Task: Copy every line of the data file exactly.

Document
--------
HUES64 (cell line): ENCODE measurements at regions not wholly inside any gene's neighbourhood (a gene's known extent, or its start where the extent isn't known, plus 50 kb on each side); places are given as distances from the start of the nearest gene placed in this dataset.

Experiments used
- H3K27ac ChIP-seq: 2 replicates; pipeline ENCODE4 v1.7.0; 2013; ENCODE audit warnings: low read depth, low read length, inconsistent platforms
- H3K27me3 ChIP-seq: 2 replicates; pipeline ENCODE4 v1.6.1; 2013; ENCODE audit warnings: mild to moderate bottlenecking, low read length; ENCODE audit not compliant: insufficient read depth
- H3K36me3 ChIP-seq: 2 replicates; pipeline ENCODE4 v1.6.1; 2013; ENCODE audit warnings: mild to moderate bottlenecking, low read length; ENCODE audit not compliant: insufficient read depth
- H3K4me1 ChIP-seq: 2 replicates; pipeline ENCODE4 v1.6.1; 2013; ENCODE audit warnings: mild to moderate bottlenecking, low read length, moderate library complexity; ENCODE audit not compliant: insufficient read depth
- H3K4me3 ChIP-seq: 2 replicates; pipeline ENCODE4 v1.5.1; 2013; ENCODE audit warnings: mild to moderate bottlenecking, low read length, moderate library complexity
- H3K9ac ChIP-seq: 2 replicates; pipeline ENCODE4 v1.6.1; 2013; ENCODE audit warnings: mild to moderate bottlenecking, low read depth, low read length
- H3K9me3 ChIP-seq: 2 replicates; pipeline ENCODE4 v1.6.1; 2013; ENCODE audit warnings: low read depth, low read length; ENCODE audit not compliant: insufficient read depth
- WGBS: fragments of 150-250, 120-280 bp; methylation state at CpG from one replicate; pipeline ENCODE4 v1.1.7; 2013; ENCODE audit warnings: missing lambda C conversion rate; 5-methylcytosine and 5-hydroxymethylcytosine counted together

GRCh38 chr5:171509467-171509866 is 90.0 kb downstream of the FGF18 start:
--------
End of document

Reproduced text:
HUES64 (cell line): ENCODE measurements at regions not wholly inside any gene's neighbourhood (a gene's known extent, or its start where the extent isn't known, plus 50 kb on each side); places are given as distances from the start of the nearest gene placed in this dataset.

Experiments used
- H3K27ac ChIP-seq: 2 replicates; pipeline ENCODE4 v1.7.0; 2013; ENCODE audit warnings: low read depth, low read length, inconsistent platforms
- H3K27me3 ChIP-seq: 2 replicates; pipeline ENCODE4 v1.6.1; 2013; ENCODE audit warnings: mild to moderate bottlenecking, low read length; ENCODE audit not compliant: insufficient read depth
- H3K36me3 ChIP-seq: 2 replicates; pipeline ENCODE4 v1.6.1; 2013; ENCODE audit warnings: mild to moderate bottlenecking, low read length; ENCODE audit not compliant: insufficient read depth
- H3K4me1 ChIP-seq: 2 replicates; pipeline ENCODE4 v1.6.1; 2013; ENCODE audit warnings: mild to moderate bottlenecking, low read length, moderate library complexity; ENCODE audit not compliant: insufficient read depth
- H3K4me3 ChIP-seq: 2 replicates; pipeline ENCODE4 v1.5.1; 2013; ENCODE audit warnings: mild to moderate bottlenecking, low read length, moderate library complexity
- H3K9ac ChIP-seq: 2 replicates; pipeline ENCODE4 v1.6.1; 2013; ENCODE audit warnings: mild to moderate bottlenecking, low read depth, low read length
- H3K9me3 ChIP-seq: 2 replicates; pipeline ENCODE4 v1.6.1; 2013; ENCODE audit warnings: low read depth, low read length; ENCODE audit not compliant: insufficient read depth
- WGBS: fragments of 150-250, 120-280 bp; methylation state at CpG from one replicate; pipeline ENCODE4 v1.1.7; 2013; ENCODE audit warnings: missing lambda C conversion rate; 5-methylcytosine and 5-hydroxymethylcytosine counted together

GRCh38 chr5:171509467-171509866 is 90.0 kb downstream of the FGF18 start: